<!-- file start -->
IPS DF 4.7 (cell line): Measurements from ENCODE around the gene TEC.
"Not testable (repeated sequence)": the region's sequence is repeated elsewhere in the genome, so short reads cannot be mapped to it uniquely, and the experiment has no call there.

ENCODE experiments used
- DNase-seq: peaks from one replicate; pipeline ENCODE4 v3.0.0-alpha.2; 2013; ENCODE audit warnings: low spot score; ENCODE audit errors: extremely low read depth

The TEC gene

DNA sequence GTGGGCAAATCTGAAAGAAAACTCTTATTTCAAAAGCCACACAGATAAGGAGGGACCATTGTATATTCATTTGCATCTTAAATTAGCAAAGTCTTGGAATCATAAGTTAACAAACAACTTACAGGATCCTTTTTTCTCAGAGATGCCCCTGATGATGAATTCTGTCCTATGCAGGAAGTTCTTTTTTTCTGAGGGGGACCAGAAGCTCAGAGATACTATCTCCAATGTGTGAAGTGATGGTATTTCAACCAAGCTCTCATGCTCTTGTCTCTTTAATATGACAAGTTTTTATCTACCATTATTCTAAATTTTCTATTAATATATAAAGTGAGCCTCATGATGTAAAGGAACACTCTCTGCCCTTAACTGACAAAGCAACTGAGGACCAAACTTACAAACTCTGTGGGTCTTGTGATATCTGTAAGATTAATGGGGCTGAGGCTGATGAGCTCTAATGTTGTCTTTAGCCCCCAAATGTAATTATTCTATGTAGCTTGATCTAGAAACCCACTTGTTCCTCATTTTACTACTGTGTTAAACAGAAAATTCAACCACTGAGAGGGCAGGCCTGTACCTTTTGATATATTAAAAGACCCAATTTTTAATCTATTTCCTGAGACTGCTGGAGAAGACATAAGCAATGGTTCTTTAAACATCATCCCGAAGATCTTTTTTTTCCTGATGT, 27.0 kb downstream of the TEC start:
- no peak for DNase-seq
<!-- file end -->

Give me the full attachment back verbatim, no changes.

IPS DF 4.7 (cell line): Measurements from ENCODE around the gene TEC.
"Not testable (repeated sequence)": the region's sequence is repeated elsewhere in the genome, so short reads cannot be mapped to it uniquely, and the experiment has no call there.

ENCODE experiments used
- DNase-seq: peaks from one replicate; pipeline ENCODE4 v3.0.0-alpha.2; 2013; ENCODE audit warnings: low spot score; ENCODE audit errors: extremely low read depth

The TEC gene

DNA sequence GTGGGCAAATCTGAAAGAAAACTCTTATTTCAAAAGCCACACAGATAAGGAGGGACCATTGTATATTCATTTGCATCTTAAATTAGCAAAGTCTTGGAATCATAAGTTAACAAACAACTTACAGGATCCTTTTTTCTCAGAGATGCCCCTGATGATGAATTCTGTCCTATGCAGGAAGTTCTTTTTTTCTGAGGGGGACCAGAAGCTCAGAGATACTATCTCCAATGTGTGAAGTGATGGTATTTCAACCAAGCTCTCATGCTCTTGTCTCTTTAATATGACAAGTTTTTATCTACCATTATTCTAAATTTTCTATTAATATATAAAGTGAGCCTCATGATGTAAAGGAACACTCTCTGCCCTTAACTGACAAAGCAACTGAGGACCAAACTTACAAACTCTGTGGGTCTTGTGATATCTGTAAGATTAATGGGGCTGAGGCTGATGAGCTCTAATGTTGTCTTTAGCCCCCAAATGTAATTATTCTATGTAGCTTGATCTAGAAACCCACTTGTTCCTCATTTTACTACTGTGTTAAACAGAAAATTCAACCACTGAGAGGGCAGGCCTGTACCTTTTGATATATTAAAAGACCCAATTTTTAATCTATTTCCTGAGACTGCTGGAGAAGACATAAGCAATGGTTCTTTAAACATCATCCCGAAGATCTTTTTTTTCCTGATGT, 27.0 kb downstream of the TEC start:
- no peak for DNase-seq